1 star, 5 star, wrap up

July 2018 Wrap Up

 

The blue and black are the colour of this month covers!

Hello, how are you doing? I had a little accident involving my head and an iron door this month, so I still feel dizzy and tired when I’m reading. Hope to feel better in August!

In July I read a total of 9 books (but one is a re-reading) and 5 are in english:

The Uninvited by Cat Winters: I didn’t like it as much as I liked In The Shadow of Blackbirds, but this book has an amazing plot twist, and can break your heart in tiny little pieces. 4 stars.

Skulduggery Pleasant #1 by Derek Landy:  this book was totally a surprise to me! I heard positive things about it, expecially on Instagram, but I didn’t think it was so good and funny! I will continue this series. 4 stars.

The bone season by Samantha Shannon: I know that my review is in italian, but you can admire the GIFs, really funny. I know too that it’s a popular/super hyped book, but I didn’t like it. 1 star for me.

The watchmaker’s daughter by C. J. Archer: I read and review with entusiasm The Last Necromancer, another book of the same author. But this was like a copy: the plot, the background of the characters, their interactions, and now I’m feeling teased. It’s enjoyable and a lot less dark than The Last Necromancer, but I’m worried that all the series of Archer are the same. 3 stars.

Del Toro Moon by Darby Karchut: I received this ARC from Netgalley. I love the cover, the story that had made me cry, and the author is so kind! She appreciated my review, and I’m so happy! 5 stars for me, the best book I read in July!

How was your reading month?

5 star, review, Senza categoria

Del Toro Moon by Darby Karchut, ARC review

ruby-and-olivia-sketch

Del Toro Moon

Author: Darby Karchut

Editor: Owl Hollow Press

Pages: 256

Genres: Middle Grade, Adventure

Rating: 4,5/5

Add on: Goodreads, Amazon

Summary:

“Ride hard, swing hard, and take out as many of those creepy critters as you can.”
Twelve year old Matt Del Toro is the greenest greenhorn in his family’s centuries-old business: riding down and destroying wolf-like monsters, known as skinners. Now, with those creatures multiplying, both in number and ferocity, Matt must saddle up and match his father’s skills at monster whacking. Odds of doing that? Yeah, about a trillion to one. Because Matt’s father is the legendary Javier Del Toro—hunter, scholar, and a true caballero: a gentleman of the horse.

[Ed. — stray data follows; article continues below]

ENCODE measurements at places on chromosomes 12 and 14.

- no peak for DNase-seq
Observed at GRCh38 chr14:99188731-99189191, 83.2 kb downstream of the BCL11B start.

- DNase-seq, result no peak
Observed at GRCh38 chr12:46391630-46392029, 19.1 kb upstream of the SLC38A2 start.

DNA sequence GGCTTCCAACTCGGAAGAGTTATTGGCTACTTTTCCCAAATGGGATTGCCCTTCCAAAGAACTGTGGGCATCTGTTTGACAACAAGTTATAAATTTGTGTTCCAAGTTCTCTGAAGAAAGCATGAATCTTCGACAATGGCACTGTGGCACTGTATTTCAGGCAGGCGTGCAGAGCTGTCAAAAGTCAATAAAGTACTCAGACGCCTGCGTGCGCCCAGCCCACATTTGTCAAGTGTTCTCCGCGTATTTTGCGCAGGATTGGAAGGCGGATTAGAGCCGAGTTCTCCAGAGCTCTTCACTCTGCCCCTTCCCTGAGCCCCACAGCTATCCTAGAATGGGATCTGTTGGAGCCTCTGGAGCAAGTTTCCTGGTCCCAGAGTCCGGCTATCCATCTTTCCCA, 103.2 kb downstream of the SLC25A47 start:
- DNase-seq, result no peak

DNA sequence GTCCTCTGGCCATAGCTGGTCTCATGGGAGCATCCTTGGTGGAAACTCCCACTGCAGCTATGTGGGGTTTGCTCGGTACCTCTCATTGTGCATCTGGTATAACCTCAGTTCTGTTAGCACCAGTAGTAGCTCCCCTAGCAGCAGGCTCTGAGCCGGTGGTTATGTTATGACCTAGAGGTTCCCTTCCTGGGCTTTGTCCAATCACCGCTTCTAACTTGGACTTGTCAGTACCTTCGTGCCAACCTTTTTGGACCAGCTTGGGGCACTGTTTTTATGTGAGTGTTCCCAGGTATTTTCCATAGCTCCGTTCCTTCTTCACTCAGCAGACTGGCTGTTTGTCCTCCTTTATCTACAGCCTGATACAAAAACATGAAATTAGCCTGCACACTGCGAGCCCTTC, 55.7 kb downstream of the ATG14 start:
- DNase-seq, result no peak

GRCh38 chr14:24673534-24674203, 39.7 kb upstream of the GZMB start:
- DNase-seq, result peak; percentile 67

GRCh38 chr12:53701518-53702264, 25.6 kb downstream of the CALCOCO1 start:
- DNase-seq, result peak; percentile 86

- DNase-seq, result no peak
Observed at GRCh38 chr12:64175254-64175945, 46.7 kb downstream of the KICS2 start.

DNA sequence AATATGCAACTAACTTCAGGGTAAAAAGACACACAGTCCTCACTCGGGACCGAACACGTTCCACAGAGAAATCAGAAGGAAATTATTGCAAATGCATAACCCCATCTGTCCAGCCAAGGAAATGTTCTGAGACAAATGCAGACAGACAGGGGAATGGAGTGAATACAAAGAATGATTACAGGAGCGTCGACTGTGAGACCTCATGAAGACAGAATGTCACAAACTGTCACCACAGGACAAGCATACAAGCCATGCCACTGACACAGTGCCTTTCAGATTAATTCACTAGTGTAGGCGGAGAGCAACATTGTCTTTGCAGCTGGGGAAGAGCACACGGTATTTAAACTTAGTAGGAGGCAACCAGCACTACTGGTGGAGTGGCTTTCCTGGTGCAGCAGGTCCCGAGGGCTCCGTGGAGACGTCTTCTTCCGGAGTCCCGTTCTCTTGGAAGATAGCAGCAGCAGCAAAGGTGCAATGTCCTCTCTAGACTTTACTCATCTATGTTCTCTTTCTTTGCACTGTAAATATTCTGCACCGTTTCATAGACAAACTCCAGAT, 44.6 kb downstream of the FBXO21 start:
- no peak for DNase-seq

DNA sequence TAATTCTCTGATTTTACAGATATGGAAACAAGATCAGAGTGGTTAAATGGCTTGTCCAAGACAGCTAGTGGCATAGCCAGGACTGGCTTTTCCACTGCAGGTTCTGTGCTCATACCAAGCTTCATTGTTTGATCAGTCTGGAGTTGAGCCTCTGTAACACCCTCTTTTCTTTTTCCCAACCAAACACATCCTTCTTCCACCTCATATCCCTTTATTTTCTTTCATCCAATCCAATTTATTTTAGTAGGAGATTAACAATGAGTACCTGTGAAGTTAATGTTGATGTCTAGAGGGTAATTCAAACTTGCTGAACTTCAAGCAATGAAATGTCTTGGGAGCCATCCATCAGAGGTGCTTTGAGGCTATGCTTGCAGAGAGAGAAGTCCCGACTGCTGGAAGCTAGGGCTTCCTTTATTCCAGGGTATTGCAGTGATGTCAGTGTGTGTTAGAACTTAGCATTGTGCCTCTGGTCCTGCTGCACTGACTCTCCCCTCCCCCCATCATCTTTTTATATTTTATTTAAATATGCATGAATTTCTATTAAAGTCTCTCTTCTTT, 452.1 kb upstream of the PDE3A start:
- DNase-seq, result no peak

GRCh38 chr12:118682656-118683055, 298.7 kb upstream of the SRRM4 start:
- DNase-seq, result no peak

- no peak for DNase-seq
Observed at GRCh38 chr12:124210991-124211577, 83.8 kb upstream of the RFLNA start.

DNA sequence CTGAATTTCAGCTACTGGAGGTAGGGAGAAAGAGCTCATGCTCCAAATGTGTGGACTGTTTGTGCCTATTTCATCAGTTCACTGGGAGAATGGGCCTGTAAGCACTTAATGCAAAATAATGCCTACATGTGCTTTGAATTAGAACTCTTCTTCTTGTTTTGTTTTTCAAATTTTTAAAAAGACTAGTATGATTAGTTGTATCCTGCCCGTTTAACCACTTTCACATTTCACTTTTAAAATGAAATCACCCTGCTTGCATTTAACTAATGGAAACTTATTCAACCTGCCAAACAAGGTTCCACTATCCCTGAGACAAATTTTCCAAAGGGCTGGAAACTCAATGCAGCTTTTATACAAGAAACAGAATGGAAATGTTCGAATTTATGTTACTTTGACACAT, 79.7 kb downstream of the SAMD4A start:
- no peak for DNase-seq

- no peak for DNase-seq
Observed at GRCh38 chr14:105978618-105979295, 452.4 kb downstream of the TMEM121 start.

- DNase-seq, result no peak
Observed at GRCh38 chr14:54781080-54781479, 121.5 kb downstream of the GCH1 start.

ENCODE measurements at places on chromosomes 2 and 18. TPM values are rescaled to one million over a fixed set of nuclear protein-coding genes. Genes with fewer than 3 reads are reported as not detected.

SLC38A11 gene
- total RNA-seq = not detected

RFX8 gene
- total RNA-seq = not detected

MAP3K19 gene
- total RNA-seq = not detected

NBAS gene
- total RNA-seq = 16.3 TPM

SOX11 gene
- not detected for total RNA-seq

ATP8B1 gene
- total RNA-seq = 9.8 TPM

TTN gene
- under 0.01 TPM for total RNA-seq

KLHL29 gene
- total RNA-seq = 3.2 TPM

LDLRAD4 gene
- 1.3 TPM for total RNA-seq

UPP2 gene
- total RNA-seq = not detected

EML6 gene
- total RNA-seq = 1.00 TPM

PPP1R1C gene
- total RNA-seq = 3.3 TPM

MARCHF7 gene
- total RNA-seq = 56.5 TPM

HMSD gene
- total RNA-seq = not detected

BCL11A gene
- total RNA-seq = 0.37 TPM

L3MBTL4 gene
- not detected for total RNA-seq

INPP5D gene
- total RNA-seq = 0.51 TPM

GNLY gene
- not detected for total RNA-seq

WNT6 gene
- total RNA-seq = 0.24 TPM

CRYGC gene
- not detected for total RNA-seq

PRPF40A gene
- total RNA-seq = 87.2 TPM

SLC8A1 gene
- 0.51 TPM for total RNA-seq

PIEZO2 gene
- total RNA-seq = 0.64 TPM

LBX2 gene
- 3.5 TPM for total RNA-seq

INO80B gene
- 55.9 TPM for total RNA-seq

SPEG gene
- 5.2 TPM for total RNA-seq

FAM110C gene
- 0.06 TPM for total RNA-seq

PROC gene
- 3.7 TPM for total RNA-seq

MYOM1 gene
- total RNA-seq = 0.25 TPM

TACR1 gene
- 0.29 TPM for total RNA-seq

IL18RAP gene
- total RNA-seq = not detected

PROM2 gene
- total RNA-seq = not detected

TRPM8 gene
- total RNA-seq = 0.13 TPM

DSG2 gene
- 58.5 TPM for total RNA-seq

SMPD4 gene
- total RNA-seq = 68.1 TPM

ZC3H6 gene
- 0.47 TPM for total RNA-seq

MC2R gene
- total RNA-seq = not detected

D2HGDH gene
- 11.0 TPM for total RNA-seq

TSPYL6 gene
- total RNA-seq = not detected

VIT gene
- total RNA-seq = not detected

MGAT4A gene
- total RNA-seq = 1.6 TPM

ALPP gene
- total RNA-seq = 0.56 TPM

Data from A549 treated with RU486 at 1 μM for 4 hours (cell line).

Luckily, Matt has twelve hundred pounds of backup in his best friend—El Cid, an Andalusian war stallion with the ability of human speech, more fighting savvy than a medieval knight, and a heart as big and steadfast as the Rocky Mountains.
Serious horse power.
Those skinners don’t stand a chance.

Review:

 

“Back then, belief in things skewed toward the mythical end of the spectrum was acceptable. Somewhat. But with each new generation, humans find it harder to believe.””I frowned.”Believe in monsters, you mean?””And in heroes.”

At first, I was captured by the cover, and I realize only after reading the first pages why: it’s realized by the talented Risa Rodil.

Isn’t a beatiful cover? I like it so much!

Do you know what I love in a book? Talking animals, maybe a little sassy too, and friendship between humans and animals. And nerd quotes.

I must confess I wasn’t very interested for the first 2/3 chapters. We are transported directly in the plot, without a lot of informations. Then suddenly we read of this amazing friendship between caballeros and war-horses, expecially between Matt and El Cid.

XArAWIX

So, everytime El Cid speak, I fell in love more and more with the characters and the story.

Del Toro Moon is a middle grade story with a lot of adventures, a touch of history and myth, friendship and family relations, a main character who has flaws and fears, who is actually a nerd (there are a lot of LOTR quotes and reference) and a little touch of horror, thanks to the skinners.

The setting is very captivating, with a lot of descriptions, but in the beginning I mistaken the time setting: I was convinced it was set during the “Far West/Gold rush” period, until I found out the first LOTR reference.

The characters are well done: the horses are wise and sassy, protective and so brave; Javier has done a great job with his sons; Matt is so cute, he’s my favourite along with El Cid. I must advise you that at one point during my reading I was crying. Prepare yourself.

The ending is all right, but now I want another book, maybe a prequel with the family’s centuries-old business and the ancestor of Matt; and a sequel too, with Matt and another character I can’t tell you without spoiler!

Thanks to Netgalley and Owl Hollow Press for this book. I received for free in exchange of a honest review.